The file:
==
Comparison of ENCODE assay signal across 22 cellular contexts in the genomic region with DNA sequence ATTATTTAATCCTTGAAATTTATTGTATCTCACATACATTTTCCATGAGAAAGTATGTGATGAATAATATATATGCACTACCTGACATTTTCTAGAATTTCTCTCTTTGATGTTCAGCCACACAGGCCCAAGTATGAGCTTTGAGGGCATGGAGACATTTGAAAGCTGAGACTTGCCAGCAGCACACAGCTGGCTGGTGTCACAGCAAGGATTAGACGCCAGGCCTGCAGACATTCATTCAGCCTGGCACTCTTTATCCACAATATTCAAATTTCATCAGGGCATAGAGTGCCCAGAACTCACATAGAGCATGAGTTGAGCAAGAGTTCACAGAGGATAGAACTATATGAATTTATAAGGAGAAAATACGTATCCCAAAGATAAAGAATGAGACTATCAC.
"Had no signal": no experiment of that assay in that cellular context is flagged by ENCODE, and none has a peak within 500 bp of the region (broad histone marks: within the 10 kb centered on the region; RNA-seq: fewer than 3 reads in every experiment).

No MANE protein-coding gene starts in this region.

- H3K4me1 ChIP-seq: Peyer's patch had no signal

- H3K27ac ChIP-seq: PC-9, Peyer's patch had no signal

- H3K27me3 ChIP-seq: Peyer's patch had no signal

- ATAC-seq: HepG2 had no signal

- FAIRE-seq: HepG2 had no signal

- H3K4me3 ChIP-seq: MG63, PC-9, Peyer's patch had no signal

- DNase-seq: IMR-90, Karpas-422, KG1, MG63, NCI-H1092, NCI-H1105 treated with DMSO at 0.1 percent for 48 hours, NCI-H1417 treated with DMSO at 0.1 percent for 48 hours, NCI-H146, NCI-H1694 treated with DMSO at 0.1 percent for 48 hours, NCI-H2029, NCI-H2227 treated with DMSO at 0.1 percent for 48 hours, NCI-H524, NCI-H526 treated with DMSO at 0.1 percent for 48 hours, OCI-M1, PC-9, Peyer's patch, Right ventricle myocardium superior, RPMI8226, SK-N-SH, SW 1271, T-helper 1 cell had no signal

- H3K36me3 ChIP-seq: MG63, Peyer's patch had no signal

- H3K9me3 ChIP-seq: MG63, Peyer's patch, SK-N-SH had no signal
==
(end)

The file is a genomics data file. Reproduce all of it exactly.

Comparison of ENCODE assay signal across 22 cellular contexts in the genomic region with DNA sequence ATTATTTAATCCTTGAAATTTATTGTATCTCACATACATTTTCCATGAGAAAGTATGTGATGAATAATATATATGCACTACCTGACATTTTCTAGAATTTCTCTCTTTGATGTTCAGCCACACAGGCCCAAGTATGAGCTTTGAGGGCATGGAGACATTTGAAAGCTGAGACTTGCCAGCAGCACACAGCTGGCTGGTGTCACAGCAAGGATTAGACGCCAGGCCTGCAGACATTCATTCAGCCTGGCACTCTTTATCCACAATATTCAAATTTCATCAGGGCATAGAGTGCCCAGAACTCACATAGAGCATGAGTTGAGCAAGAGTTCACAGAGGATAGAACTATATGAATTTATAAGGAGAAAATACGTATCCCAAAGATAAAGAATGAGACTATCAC.
"Had no signal": no experiment of that assay in that cellular context is flagged by ENCODE, and none has a peak within 500 bp of the region (broad histone marks: within the 10 kb centered on the region; RNA-seq: fewer than 3 reads in every experiment).

No MANE protein-coding gene starts in this region.

- H3K4me1 ChIP-seq: Peyer's patch had no signal

- H3K27ac ChIP-seq: PC-9, Peyer's patch had no signal

- H3K27me3 ChIP-seq: Peyer's patch had no signal

- ATAC-seq: HepG2 had no signal

- FAIRE-seq: HepG2 had no signal

- H3K4me3 ChIP-seq: MG63, PC-9, Peyer's patch had no signal

- DNase-seq: IMR-90, Karpas-422, KG1, MG63, NCI-H1092, NCI-H1105 treated with DMSO at 0.1 percent for 48 hours, NCI-H1417 treated with DMSO at 0.1 percent for 48 hours, NCI-H146, NCI-H1694 treated with DMSO at 0.1 percent for 48 hours, NCI-H2029, NCI-H2227 treated with DMSO at 0.1 percent for 48 hours, NCI-H524, NCI-H526 treated with DMSO at 0.1 percent for 48 hours, OCI-M1, PC-9, Peyer's patch, Right ventricle myocardium superior, RPMI8226, SK-N-SH, SW 1271, T-helper 1 cell had no signal

- H3K36me3 ChIP-seq: MG63, Peyer's patch had no signal

- H3K9me3 ChIP-seq: MG63, Peyer's patch, SK-N-SH had no signal